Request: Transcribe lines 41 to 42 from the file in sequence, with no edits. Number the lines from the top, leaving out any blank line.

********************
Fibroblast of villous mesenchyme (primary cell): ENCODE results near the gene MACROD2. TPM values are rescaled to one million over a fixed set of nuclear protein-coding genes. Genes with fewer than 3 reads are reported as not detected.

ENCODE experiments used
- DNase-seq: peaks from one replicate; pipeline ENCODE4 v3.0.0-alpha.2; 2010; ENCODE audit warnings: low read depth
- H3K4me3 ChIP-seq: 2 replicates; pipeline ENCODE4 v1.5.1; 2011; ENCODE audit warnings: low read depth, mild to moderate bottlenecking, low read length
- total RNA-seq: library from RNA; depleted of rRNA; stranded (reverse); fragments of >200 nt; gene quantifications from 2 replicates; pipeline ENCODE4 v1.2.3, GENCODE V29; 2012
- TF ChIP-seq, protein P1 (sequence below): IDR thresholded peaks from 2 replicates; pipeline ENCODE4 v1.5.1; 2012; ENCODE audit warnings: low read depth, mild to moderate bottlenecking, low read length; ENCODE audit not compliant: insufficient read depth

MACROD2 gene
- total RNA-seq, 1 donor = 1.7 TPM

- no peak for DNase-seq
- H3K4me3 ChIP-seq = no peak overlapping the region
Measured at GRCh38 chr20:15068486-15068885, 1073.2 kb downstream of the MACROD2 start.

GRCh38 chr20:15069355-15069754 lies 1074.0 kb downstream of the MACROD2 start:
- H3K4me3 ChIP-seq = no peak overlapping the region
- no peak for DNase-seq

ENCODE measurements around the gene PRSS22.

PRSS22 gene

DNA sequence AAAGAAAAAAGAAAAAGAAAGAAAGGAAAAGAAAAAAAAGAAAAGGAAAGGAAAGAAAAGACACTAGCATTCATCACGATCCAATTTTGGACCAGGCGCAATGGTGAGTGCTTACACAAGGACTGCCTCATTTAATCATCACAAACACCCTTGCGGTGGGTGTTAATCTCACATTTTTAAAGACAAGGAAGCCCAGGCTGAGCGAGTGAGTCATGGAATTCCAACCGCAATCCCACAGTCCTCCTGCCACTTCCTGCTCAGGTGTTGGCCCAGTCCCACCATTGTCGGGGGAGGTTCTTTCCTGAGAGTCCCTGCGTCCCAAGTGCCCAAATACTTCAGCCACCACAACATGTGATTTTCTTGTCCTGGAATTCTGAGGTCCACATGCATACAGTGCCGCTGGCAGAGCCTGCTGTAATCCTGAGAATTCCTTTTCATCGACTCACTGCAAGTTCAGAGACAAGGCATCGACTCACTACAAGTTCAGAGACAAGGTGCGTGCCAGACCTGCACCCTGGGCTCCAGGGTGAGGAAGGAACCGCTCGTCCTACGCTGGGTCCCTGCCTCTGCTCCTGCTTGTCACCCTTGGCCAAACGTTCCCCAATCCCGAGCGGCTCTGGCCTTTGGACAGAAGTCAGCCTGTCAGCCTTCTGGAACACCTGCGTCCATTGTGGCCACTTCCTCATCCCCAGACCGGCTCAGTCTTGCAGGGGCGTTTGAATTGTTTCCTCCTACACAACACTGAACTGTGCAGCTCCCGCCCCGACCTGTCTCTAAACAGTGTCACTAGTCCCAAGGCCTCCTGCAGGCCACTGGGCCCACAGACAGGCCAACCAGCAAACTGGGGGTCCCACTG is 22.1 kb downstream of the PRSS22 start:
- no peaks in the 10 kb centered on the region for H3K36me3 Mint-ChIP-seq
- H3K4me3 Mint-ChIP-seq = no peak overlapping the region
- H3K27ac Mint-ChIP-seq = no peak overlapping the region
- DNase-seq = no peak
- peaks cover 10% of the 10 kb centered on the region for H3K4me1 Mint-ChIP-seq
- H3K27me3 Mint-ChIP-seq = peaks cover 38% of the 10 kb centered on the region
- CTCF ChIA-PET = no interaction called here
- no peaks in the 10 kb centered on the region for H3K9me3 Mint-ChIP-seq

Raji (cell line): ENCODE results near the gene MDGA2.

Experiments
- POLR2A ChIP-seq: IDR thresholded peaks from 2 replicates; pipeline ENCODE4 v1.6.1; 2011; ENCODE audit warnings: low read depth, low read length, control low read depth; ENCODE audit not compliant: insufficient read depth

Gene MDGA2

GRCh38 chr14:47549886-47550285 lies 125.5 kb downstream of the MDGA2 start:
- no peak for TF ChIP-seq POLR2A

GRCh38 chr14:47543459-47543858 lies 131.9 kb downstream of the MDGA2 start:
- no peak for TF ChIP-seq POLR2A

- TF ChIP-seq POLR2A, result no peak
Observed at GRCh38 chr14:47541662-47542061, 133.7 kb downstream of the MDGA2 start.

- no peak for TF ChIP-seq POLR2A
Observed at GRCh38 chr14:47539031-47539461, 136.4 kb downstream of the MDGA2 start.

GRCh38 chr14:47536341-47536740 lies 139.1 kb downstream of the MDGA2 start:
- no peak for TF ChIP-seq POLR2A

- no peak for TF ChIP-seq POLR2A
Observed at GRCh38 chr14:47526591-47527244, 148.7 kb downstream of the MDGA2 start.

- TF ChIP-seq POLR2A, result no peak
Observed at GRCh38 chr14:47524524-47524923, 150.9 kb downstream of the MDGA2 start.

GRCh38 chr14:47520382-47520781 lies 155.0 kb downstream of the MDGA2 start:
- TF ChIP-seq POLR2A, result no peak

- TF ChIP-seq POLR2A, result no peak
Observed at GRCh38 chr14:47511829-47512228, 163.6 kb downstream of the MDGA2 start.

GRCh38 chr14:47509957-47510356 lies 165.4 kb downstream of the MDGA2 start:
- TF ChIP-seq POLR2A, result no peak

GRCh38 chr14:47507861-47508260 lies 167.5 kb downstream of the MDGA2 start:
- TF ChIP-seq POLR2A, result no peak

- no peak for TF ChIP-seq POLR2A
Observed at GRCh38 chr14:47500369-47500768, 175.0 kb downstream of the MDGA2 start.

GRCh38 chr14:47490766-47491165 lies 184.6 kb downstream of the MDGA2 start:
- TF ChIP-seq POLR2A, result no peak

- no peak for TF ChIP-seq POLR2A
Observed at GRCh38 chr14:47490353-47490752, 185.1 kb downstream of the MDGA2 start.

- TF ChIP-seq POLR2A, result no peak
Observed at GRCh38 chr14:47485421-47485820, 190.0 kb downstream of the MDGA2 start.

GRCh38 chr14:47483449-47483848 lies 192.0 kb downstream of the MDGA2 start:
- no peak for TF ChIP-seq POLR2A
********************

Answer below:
Observed at GRCh38 chr14:47526591-47527244, 148.7 kb downstream of the MDGA2 start.

- TF ChIP-seq POLR2A, result no peak